For decades policymakers have eschewed such analysis. Our leaders have often failed to articulate a basic explanation for why their decisions are in our national interest. They have failed to present a sober cost-benefit analysis for such actions based on a clear understanding of the nature of the enemy. They have failed to think thought through the knock-on effects of such actions on the broader world chessboard. Most pernicious of all, they have allowed politics and political correctness to inform decision-making, rather than forthrightly dealing with the world as it is.

The U.S. has the greatest assets in the world. But they have been misused thanks to a lack of knowledge, judgment, and strategic thinking. The Trump administration provides an opportunity to change this dynamic, an opportunity that we must seize.

You can read the whole thing here.

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Salon: A Spirited Discussion on Syria, the Sunni-Shia Battle for the Middle East and Russia

Salon gave me the opportunity to come on as the token conservative panelist in a discussion with host Carrie Sheffield of Bold and longtime national security/foreign affairs correspondent Courtney Kealy.

Check out our conversation on Syria, the Sunni-Shia battle for the Middle East and the broader proxy war going on between Russia and the U.S.

Carrie Sheffield sits down with Benjamin Weingarten and Courtn…WATCH LIVE: What is Aleppo? Don’t be like Gary Johnson. Here’s all you need to know about the crisis in Aleppo.

Posted by Salon on Wednesday, November 2, 2016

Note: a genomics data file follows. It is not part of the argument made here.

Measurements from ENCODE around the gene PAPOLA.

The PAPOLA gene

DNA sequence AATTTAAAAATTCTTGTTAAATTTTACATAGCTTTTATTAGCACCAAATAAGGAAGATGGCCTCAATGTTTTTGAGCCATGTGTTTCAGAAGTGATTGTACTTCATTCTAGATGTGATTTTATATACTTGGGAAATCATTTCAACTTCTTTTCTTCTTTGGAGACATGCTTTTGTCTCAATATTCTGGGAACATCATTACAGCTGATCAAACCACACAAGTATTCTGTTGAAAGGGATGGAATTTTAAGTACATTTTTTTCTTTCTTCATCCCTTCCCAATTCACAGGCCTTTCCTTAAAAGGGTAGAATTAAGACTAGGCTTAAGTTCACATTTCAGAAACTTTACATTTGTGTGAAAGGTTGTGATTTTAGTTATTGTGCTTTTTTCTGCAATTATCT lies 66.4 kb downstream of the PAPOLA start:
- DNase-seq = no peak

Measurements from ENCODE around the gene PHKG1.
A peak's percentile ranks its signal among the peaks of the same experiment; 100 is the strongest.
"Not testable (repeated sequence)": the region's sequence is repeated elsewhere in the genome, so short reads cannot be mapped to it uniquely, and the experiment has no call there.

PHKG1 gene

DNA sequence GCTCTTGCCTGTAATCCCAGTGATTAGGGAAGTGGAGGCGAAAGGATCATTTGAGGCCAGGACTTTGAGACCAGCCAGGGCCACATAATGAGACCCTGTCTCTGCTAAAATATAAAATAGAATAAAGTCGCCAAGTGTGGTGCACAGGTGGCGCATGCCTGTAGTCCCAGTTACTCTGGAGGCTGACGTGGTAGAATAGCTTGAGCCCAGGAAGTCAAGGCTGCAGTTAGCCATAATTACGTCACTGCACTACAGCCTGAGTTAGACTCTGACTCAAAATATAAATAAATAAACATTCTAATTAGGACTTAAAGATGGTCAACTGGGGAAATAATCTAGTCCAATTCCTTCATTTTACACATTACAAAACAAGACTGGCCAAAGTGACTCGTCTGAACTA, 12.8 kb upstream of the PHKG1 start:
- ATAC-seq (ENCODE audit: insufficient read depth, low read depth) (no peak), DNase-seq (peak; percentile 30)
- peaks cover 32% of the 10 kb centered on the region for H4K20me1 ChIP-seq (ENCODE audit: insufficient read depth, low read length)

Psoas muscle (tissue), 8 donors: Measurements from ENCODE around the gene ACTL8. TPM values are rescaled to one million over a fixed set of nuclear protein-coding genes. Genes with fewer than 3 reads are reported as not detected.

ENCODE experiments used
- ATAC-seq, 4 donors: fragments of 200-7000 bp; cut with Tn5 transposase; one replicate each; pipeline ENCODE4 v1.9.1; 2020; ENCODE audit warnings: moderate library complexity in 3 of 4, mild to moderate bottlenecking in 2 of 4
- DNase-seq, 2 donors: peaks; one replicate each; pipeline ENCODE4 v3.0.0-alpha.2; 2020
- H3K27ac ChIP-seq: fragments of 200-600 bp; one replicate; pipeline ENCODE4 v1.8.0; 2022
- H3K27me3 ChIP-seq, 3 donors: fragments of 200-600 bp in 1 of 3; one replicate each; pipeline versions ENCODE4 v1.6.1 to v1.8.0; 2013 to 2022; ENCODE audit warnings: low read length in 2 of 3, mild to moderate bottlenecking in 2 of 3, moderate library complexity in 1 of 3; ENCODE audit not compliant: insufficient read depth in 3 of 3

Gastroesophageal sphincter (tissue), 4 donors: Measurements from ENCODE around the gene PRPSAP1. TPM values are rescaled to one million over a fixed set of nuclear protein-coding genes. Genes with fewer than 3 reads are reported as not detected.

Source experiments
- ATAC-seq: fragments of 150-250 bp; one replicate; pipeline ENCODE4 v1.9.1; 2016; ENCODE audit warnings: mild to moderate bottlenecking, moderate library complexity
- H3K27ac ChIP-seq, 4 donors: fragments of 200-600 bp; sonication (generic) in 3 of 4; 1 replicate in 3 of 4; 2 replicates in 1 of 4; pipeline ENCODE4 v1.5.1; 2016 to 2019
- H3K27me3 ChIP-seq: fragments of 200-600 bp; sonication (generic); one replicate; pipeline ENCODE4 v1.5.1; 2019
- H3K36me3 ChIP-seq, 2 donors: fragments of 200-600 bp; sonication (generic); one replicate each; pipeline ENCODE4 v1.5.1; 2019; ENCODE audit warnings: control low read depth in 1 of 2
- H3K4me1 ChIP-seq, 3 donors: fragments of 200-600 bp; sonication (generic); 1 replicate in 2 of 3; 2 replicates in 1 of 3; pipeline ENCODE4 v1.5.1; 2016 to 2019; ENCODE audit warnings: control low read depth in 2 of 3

Featured Image Source: Salon/Facebook Live

My Interview With Cruz National Security Advisor Dr. Victoria Coates on ‘David’s Sling’

I recently had the opportunity to speak at length with Republican Presidential candidate Sen. Ted Cruz’s national security and foreign policy brain trust, Dr. Victoria Coates, on behalf of Encounter Books in connection with the release of her intellectually stimulating and compelling new David’s Sling: A History of Democracy in Ten Works of Art.

During our extensive interview — which you can listen to in full or in parts per the below — we discuss the indelible link between democracy and creativity, the significance of great works of art and architecture in the history of freedom from Michelangelo’s David to the Parthenon and Picasso’s Guernica, why the entrepreneurial art community endorses political stances anathema to the freedom that sustains it, and everything you would ever want to know about Sen. Ted Cruz’s foreign policy vision. On this latter point, among other subjects, Dr. Coates and I discuss the principles that form the Cruz Doctrine, who in the foreign policy sphere truly carries the mantle of Jeanne Kirkpatrick, what “winning” in the Middle East would look like for America under a President Cruz, Saudi Arabia vs. Iran, whether America has a responsibility under NATO to defend an Islamic supremacist Turkish regime against Russia, how a President Cruz would handle an ascendant Russia, the long-term threat posed by China and how to counter her, the greatest threat to America’s national interest we are most underestimating or ignoring, and much more.